LONDON: After 35 years and almost 14,000 performances, the curtain fell for the final time yesterday on the longest-running show in Broadway history – “The Phantom of the Opera.”
Since opening in January 1988, Andrew Lloyd Webber’s megahit musical has wowed New Yorkers and tourists alike, becoming a symbol of the famous theatre district.
The melodrama about a disfigured genius who haunts the Paris Opera House and whose heart aches for the young soprano Christine has been seen by 20 million people and grossed over US$1.4 billion in ticket sales.
But producers decided it was time to end the record-breaking run after the show struggled to rebound from Broadway’s 18-month closure during the pandemic.
The show, adapted from Gaston Leroux’s French novel of the same name, won seven 1988 Tony Awards, including best musical, and became the longest-running show in Broadway history on Jan 9, 2006.
The production estimates that it has employed 6,500 people, including 450 actors, over the years.
Sunday’s show in front of a sold-out crowd at the Majestic Theatre off Times Square was performance No. 13,981.
The 1,600-strong audience stood and applauded wildly as Lloyd Webber joined original and current cast members on the stage for the final curtain call.
British producer Cameron Mackintosh told the “New York Times” in September last year that the production began incurring losses due to the slow return of international visitors to the Big Apple after the pandemic.
Rising production costs, which were at US$950,000 net a week, were also a factor.
It takes about 125 actors, musicians and technicians to put on the musical, which sees a chandelier crash to the stage during one of its most memorable acts.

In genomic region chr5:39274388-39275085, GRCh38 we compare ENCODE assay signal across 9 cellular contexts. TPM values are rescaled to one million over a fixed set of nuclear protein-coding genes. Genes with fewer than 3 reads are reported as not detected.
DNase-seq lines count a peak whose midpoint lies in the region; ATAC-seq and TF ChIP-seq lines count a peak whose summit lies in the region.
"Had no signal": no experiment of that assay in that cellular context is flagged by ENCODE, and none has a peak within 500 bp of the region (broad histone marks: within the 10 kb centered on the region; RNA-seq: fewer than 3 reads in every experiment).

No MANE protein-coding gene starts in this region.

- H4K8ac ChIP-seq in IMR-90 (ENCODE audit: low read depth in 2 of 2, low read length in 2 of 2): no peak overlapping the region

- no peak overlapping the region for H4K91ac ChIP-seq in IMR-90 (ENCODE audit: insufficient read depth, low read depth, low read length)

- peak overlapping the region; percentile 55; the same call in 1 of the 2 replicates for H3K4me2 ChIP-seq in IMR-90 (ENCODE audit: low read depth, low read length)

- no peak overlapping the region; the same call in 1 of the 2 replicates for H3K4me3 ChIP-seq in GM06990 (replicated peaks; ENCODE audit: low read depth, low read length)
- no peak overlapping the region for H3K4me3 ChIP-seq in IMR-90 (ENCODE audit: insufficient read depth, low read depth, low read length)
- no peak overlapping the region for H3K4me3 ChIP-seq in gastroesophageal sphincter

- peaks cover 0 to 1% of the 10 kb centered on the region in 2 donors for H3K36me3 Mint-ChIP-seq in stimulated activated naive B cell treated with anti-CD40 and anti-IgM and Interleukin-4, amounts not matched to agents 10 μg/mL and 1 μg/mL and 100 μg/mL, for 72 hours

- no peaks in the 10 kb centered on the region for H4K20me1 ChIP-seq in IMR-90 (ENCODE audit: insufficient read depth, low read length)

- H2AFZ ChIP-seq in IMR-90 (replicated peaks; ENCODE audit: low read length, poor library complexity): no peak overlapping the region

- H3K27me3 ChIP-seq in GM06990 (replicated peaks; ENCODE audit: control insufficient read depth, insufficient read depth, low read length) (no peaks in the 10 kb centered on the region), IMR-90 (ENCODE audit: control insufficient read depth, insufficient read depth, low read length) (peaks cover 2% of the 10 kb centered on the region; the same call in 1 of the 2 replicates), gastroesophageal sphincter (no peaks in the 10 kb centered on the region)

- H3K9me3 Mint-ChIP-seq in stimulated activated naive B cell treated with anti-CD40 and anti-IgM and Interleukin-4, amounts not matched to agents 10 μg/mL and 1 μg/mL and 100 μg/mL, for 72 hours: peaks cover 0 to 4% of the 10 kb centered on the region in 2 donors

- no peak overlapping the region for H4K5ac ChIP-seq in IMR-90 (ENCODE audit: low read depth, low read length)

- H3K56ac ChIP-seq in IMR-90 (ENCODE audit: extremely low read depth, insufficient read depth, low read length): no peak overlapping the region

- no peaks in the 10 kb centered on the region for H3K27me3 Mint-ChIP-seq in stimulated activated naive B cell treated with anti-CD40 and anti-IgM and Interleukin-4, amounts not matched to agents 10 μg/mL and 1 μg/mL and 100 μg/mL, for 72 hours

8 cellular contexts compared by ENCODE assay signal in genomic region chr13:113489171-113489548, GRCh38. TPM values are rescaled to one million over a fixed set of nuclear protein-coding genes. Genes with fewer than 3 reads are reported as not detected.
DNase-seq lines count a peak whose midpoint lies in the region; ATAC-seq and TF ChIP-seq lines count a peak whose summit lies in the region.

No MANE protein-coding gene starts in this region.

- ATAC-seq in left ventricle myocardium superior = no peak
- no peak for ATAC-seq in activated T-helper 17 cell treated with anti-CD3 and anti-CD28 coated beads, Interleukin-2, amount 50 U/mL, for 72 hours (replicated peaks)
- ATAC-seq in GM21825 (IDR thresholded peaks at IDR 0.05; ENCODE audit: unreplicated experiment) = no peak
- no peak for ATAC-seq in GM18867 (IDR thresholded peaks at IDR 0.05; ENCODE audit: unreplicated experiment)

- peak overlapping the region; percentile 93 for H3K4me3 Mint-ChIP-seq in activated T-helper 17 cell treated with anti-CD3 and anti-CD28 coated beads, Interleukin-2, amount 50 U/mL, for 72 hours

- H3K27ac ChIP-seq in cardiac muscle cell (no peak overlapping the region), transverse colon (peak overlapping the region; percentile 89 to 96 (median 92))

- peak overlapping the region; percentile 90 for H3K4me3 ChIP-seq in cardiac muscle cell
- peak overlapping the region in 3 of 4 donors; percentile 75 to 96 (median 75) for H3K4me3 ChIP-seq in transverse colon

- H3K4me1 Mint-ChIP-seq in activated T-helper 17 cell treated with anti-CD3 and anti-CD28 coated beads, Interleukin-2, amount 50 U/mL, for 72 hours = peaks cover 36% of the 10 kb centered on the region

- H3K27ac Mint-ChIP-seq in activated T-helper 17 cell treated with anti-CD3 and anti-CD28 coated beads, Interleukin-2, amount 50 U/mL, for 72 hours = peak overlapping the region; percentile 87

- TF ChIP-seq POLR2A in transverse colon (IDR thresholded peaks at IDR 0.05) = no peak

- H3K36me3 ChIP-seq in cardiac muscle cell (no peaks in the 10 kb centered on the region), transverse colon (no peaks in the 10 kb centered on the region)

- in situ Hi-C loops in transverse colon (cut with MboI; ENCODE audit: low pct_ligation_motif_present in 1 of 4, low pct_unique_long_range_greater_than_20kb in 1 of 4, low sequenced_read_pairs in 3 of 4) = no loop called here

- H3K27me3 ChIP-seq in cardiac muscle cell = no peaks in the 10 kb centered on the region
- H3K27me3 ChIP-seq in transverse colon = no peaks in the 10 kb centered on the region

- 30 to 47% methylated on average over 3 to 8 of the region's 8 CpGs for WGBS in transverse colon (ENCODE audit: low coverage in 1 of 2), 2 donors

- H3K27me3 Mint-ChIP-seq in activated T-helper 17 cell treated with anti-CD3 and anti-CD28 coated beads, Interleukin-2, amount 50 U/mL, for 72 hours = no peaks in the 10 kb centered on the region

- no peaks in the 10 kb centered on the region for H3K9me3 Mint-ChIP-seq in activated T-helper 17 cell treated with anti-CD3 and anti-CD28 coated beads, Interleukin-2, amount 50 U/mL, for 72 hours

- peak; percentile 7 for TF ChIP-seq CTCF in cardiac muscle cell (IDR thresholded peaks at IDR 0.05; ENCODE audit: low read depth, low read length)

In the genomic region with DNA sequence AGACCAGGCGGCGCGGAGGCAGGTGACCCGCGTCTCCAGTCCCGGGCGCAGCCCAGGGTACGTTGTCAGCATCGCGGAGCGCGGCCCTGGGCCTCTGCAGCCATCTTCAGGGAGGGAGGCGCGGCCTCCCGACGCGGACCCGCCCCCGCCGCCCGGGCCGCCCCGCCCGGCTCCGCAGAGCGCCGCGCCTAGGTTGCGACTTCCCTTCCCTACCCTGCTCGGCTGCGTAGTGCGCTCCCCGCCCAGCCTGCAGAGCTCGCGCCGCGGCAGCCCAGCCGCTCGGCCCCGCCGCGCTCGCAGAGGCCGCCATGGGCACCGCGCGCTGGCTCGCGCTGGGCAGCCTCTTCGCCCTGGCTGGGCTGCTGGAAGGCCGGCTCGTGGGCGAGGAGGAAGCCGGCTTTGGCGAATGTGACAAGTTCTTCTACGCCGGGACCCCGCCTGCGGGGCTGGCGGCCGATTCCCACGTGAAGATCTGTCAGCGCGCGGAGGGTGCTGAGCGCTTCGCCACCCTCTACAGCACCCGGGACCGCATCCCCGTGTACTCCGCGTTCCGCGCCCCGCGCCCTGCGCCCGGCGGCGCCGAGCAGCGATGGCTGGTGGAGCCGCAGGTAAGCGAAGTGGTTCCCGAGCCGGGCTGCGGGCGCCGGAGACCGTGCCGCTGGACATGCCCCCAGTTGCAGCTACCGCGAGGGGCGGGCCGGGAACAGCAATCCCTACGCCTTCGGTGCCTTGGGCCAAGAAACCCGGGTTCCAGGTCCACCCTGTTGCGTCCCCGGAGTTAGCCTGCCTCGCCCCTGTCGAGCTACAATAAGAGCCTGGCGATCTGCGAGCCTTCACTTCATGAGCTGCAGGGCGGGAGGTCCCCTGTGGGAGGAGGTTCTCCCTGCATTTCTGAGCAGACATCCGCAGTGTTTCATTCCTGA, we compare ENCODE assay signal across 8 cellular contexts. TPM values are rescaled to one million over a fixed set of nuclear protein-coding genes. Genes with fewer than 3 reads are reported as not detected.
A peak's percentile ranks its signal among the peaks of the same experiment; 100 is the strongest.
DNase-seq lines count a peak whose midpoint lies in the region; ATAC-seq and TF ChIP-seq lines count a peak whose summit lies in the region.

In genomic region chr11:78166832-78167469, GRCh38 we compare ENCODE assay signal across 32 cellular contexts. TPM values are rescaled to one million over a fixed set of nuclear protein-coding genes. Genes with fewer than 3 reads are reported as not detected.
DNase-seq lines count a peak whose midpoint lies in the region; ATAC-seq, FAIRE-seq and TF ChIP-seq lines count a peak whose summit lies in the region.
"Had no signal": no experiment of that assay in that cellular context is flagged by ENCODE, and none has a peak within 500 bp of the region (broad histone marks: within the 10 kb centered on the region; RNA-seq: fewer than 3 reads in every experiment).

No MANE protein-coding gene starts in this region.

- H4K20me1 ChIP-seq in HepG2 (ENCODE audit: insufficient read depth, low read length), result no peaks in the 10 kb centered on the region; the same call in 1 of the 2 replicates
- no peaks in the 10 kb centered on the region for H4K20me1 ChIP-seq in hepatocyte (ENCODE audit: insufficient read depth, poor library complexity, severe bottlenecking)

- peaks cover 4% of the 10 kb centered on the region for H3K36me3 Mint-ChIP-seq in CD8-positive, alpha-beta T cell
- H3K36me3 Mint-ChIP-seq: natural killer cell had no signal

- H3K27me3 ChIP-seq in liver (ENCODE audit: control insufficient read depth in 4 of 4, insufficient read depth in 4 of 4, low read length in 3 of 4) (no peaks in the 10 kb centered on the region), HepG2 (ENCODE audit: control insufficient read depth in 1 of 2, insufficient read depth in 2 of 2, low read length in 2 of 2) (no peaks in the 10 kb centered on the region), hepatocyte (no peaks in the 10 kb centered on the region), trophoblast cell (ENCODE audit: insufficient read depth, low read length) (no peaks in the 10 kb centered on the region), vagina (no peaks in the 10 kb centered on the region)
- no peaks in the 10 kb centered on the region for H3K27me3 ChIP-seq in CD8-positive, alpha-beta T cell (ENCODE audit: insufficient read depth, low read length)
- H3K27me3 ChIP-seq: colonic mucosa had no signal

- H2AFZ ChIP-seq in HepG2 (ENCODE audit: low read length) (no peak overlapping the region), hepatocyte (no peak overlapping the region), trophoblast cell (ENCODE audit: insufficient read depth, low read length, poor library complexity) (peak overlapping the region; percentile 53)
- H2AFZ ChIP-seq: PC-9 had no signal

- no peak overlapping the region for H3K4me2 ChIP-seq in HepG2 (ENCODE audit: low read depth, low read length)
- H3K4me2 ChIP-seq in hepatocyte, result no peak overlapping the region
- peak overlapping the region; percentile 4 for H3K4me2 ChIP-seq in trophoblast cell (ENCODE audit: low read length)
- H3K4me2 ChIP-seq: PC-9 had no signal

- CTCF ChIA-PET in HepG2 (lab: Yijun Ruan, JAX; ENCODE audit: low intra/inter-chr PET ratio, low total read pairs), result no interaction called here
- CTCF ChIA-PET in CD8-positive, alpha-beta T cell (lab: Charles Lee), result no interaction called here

“There comes a point, with any show, where there is a tipping point, where the number of good weeks has declined sufficiently that actually it’s outweighed by the number of losing weeks, and at that point there’s only one sensible decision to make,” Mackintosh said.
The announcement that “Phantom” was to end its run boosted demand for tickets so much that the closing date was pushed back from February to this month.
In the run-up to the final performance this week, the last tickets were selling for more than US$500 on booking sites.
Extensive renovations are now due to begin at the Majestic Theatre.
The accolade for longest-running musical on Broadway now belongs to “Chicago”, which premiered in 1996, ahead of “The Lion King”, which opened the following year.
The 41 Broadway theatres near Times Square that make up New York’s cultural and touristic heart average between 200,000 and 300,000 spectators every week, bringing in more than US$30 million in weekly revenue.
“The Phantom of the Opera” premiered in 1986 in London, where it continues to be performed.